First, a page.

During last week’s discussion of Marmite artists–those artists that are so divisive, they force people to take sides, with no one left in the middle–Idolator commenter moomintroll wondered if we shouldn’t try and find more ways to classify popular bands through their analogues to various condiments. Since we figured the safe space in the fridge inhabited by your ketchups, your mustards, and your molding bottles of Hidden Valley Ranch was as good a way to make sense of the current musical landscape as any, we invited her to flesh out her theory for us. It’s after the jump!
Ketchup: Ubiquitous, generally well-liked.
Key characteristics: Universally accepted as great background music; can be played at a party frequented by many different-minded souls with minimal complaint; informal surveys of friends will reveal that most people own at least one of their “essential” albums, but rarely own their entire discography.
Sample artists: Weezer, Air, Kelly Clarkson.
When they’re past their sell-by date: When they’re liked by almost too many people. (Think Dave Matthews.)
Mustard: Popular in its original form, but also available in spicy variations.
Key characteristics:Masters of reinvention; have found mainstream success with one genre of music, but can’t wait to go all Dijon and become something entirely different; tend to find success in most everything they do, to the chagrin of safe-but-steady ketchup bands.
Sample artists: Damon Albarn, Ne-Yo, Justin Timberlake.
When they’re past their sell-by date: When they take it one step too far and become children’s book authors.
Ranch Dressing: It’s kind of gross, and did you know it has, like, 1,000 calories? Eww–wait, is that a Sam’s Club-sized bottle of ranch in your fridge? Busted.
Key characteristics: The aural equivalent of a band that turns your fancy baby spinach and endive salad into a cheeseburger; few people will admit to liking them, yet singalongs to their music are commonplace; classic bands of this ilk are popular sources for ironic T-shirt wearing.
Sample artists: Ultravox, Cobra Starship, Carrie Underwood.
When they’re past their sell-by date: When a snoopy friend discovers their songs in your iTunes library. (This is why I keep such acts in a secret folder known as “Hidden Valley.”)
Pesto: Are you going to buy it on your own? No. Do you enjoy it on a $20 sandwich at a restaurant? Yes.
Key characteristics: Highbrow critics swear by them; they are cited as an influence by many mainstream musicians; their sections at your local record store are accompanied by breathless two-index-card treatises on their genius; someone in the band has been rumored to be mentally unstable, resulting in long gaps between releases.
Sample artists: Scott Walker (Scott 4 through The Drift), Patti Smith, My Bloody Valentine.
When they’re past their sell-by date: The inevitable reunion tour, which is risky, and could turn them into a creamier pesto… a sort of ranch, some might say.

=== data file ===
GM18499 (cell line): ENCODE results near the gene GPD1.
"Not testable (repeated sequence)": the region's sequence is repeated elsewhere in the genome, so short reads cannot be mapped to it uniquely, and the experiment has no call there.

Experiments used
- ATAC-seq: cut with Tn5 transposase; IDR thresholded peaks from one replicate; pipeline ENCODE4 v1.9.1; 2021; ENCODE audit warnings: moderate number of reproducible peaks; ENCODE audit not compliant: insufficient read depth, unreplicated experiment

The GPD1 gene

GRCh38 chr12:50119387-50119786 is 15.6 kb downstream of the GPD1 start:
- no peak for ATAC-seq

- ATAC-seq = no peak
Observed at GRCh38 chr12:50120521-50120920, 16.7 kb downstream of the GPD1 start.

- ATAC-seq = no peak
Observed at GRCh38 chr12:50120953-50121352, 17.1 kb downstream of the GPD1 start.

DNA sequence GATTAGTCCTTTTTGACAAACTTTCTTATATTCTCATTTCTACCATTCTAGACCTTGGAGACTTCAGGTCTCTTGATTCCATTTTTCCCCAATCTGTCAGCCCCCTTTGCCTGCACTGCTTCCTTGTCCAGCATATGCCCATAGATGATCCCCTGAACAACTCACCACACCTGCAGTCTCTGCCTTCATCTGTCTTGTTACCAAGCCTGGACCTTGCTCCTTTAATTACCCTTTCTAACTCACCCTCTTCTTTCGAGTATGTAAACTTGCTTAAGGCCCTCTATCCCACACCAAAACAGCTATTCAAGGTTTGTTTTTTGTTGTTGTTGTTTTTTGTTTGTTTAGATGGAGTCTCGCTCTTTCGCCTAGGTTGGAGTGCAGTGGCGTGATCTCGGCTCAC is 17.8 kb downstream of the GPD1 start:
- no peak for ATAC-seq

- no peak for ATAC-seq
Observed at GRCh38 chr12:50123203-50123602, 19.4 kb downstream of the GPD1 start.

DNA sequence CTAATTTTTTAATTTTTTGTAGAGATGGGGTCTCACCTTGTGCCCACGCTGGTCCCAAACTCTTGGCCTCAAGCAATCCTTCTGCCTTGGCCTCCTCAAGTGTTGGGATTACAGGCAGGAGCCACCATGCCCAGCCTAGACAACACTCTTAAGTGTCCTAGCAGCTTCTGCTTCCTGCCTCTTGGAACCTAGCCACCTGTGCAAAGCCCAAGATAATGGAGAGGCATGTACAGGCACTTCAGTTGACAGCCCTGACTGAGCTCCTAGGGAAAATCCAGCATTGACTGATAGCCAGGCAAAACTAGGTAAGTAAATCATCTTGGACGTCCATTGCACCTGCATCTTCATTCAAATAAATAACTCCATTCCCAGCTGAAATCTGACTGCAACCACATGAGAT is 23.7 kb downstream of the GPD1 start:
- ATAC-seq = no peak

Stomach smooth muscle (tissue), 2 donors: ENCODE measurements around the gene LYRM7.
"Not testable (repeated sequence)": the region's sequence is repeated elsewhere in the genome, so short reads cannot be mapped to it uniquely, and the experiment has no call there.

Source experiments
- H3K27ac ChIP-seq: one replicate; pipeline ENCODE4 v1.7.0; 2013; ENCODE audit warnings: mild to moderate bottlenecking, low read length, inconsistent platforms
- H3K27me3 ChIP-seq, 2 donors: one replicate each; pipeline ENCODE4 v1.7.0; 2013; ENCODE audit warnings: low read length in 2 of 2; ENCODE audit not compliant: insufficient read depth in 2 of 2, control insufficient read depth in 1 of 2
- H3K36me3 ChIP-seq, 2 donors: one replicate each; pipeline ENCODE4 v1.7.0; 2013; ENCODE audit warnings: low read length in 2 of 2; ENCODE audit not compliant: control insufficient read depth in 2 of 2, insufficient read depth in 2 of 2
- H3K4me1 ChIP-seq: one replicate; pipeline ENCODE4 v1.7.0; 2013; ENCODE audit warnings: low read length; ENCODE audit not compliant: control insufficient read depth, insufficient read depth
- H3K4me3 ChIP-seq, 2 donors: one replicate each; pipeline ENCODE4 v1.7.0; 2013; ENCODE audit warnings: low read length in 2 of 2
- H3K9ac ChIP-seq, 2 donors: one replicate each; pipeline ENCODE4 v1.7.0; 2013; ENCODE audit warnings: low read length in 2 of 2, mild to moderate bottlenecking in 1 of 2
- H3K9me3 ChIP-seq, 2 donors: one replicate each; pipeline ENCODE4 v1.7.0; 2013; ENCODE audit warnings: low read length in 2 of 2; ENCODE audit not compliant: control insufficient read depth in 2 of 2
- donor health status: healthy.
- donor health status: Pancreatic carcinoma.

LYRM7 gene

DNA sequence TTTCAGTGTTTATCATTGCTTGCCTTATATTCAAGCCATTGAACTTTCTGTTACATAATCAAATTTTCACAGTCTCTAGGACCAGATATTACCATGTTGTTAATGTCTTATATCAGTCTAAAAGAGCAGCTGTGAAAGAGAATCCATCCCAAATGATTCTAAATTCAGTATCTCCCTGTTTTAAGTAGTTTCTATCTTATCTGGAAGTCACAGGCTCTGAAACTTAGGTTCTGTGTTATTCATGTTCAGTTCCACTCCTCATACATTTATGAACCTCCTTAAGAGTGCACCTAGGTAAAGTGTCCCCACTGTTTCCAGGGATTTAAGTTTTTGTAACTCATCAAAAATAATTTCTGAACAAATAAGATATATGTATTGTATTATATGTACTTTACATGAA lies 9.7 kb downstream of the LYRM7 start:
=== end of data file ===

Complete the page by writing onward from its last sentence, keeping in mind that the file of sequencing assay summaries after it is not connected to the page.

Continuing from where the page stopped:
Wish-Bone Salad Spritzers: That new spray-on salad dressing looks totally cool, and it’s only 10 calories per squirt. I should try it…one day.
Key characteristics: Frequently cited as “brilliant” and “life-changing”; it’s a burden on your life that you have never tried to get into them; when dropped into a conversation, you say you’ve “heard of them but haven’t heard them.”
Sample artists:Death Cab For Cutie, Bright Eyes, The Shins.
When they’re past their sell-by date: When you get called out for faking affection toward them.
Newman’s Own: The critics and masses alike adored him, and he’s versatile enough to have put out a whole line of his own condiments.
Ingredients: Think ketchup, but with fans that think they are the bombolina because they possess a rare combination of talent and success.
Sample artists: Radiohead, The Roots, Bjork.
When they’re past their sell-by date: When they reach a little too far in trying to have it both ways, and do things like collaborate with with Timbaland. (I’m looking at you, Bjork.)
One commenter thought that Newman’s Own bands should also include musicians who perform various charitable acts. But if a band or musician has become famous enough to really make a difference in the world through charity work, the possibility for backlash is inevitable. Which brings me to my final pop condiment classification.
Miracle Whip: Sure, its name makes it sound impressive. But is it really capable of anything close to a miracle?
Ingredients: Overexposure; less time devoted to music because of meetings with various world leaders about peace; incipient God complex; wire stories about “political” asides at concerts; tendencies toward writing “messages” on own skin with Sharpies.
Sample artists: Coldplay, U2, Kanye West.
When they’re past their sell-by date: Miracle Whip bands have got that gooey stuff around the lid and everything, and you should probably throw them out. But they’ll stay in the fridge door of popular opinion forever.